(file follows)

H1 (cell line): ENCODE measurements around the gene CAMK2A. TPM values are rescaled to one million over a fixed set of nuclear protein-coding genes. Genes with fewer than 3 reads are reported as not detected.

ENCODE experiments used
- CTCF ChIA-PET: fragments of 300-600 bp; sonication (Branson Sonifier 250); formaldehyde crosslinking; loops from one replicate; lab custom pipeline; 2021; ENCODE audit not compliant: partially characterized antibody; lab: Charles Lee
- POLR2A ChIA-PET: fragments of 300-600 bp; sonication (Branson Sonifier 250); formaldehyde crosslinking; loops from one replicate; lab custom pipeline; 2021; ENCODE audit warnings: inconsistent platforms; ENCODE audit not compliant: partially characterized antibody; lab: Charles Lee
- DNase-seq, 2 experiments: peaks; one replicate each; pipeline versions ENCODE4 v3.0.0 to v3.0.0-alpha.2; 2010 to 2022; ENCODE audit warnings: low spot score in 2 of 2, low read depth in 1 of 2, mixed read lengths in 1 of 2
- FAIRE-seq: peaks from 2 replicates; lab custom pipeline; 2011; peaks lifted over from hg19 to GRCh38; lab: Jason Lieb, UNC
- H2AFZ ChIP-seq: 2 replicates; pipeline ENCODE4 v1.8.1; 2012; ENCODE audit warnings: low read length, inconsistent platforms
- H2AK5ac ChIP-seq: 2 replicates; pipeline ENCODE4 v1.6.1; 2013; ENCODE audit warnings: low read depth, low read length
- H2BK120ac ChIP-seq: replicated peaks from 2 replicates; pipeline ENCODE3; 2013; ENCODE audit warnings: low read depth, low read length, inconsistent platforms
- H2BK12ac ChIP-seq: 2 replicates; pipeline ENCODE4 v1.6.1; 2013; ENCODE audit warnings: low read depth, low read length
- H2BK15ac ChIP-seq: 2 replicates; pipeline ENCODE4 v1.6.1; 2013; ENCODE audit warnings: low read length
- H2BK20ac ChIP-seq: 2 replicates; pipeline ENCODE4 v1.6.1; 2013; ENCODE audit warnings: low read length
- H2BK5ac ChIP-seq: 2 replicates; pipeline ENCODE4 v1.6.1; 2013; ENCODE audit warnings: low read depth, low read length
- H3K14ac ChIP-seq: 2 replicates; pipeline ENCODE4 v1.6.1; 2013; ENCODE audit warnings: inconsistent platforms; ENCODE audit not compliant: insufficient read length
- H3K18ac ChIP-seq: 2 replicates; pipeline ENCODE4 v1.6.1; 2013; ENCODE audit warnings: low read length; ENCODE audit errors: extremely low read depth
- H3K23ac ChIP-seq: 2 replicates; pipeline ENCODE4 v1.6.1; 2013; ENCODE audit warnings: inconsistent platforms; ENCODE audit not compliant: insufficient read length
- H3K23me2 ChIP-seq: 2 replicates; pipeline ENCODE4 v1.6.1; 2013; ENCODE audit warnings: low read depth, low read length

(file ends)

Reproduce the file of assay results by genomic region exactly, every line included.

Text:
H1 (cell line): ENCODE measurements around the gene CAMK2A. TPM values are rescaled to one million over a fixed set of nuclear protein-coding genes. Genes with fewer than 3 reads are reported as not detected.

ENCODE experiments used
- CTCF ChIA-PET: fragments of 300-600 bp; sonication (Branson Sonifier 250); formaldehyde crosslinking; loops from one replicate; lab custom pipeline; 2021; ENCODE audit not compliant: partially characterized antibody; lab: Charles Lee
- POLR2A ChIA-PET: fragments of 300-600 bp; sonication (Branson Sonifier 250); formaldehyde crosslinking; loops from one replicate; lab custom pipeline; 2021; ENCODE audit warnings: inconsistent platforms; ENCODE audit not compliant: partially characterized antibody; lab: Charles Lee
- DNase-seq, 2 experiments: peaks; one replicate each; pipeline versions ENCODE4 v3.0.0 to v3.0.0-alpha.2; 2010 to 2022; ENCODE audit warnings: low spot score in 2 of 2, low read depth in 1 of 2, mixed read lengths in 1 of 2
- FAIRE-seq: peaks from 2 replicates; lab custom pipeline; 2011; peaks lifted over from hg19 to GRCh38; lab: Jason Lieb, UNC
- H2AFZ ChIP-seq: 2 replicates; pipeline ENCODE4 v1.8.1; 2012; ENCODE audit warnings: low read length, inconsistent platforms
- H2AK5ac ChIP-seq: 2 replicates; pipeline ENCODE4 v1.6.1; 2013; ENCODE audit warnings: low read depth, low read length
- H2BK120ac ChIP-seq: replicated peaks from 2 replicates; pipeline ENCODE3; 2013; ENCODE audit warnings: low read depth, low read length, inconsistent platforms
- H2BK12ac ChIP-seq: 2 replicates; pipeline ENCODE4 v1.6.1; 2013; ENCODE audit warnings: low read depth, low read length
- H2BK15ac ChIP-seq: 2 replicates; pipeline ENCODE4 v1.6.1; 2013; ENCODE audit warnings: low read length
- H2BK20ac ChIP-seq: 2 replicates; pipeline ENCODE4 v1.6.1; 2013; ENCODE audit warnings: low read length
- H2BK5ac ChIP-seq: 2 replicates; pipeline ENCODE4 v1.6.1; 2013; ENCODE audit warnings: low read depth, low read length
- H3K14ac ChIP-seq: 2 replicates; pipeline ENCODE4 v1.6.1; 2013; ENCODE audit warnings: inconsistent platforms; ENCODE audit not compliant: insufficient read length
- H3K18ac ChIP-seq: 2 replicates; pipeline ENCODE4 v1.6.1; 2013; ENCODE audit warnings: low read length; ENCODE audit errors: extremely low read depth
- H3K23ac ChIP-seq: 2 replicates; pipeline ENCODE4 v1.6.1; 2013; ENCODE audit warnings: inconsistent platforms; ENCODE audit not compliant: insufficient read length
- H3K23me2 ChIP-seq: 2 replicates; pipeline ENCODE4 v1.6.1; 2013; ENCODE audit warnings: low read depth, low read length